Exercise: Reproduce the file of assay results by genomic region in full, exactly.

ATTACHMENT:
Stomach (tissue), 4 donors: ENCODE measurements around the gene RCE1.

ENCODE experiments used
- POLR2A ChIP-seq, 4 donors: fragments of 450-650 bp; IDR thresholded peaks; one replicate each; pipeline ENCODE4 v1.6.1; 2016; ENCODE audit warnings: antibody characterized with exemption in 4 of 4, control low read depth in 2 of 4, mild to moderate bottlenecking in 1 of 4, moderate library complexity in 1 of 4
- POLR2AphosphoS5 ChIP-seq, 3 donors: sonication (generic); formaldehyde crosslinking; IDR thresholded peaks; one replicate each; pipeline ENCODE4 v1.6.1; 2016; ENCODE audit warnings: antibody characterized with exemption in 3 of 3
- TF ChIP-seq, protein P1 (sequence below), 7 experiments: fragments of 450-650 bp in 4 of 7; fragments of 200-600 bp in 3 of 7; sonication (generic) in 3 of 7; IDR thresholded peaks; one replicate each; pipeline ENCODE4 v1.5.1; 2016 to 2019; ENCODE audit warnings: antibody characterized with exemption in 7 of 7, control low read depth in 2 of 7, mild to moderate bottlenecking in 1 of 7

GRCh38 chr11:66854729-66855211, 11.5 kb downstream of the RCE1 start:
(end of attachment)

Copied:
Stomach (tissue), 4 donors: ENCODE measurements around the gene RCE1.

ENCODE experiments used
- POLR2A ChIP-seq, 4 donors: fragments of 450-650 bp; IDR thresholded peaks; one replicate each; pipeline ENCODE4 v1.6.1; 2016; ENCODE audit warnings: antibody characterized with exemption in 4 of 4, control low read depth in 2 of 4, mild to moderate bottlenecking in 1 of 4, moderate library complexity in 1 of 4
- POLR2AphosphoS5 ChIP-seq, 3 donors: sonication (generic); formaldehyde crosslinking; IDR thresholded peaks; one replicate each; pipeline ENCODE4 v1.6.1; 2016; ENCODE audit warnings: antibody characterized with exemption in 3 of 3
- TF ChIP-seq, protein P1 (sequence below), 7 experiments: fragments of 450-650 bp in 4 of 7; fragments of 200-600 bp in 3 of 7; sonication (generic) in 3 of 7; IDR thresholded peaks; one replicate each; pipeline ENCODE4 v1.5.1; 2016 to 2019; ENCODE audit warnings: antibody characterized with exemption in 7 of 7, control low read depth in 2 of 7, mild to moderate bottlenecking in 1 of 7

GRCh38 chr11:66854729-66855211, 11.5 kb downstream of the RCE1 start: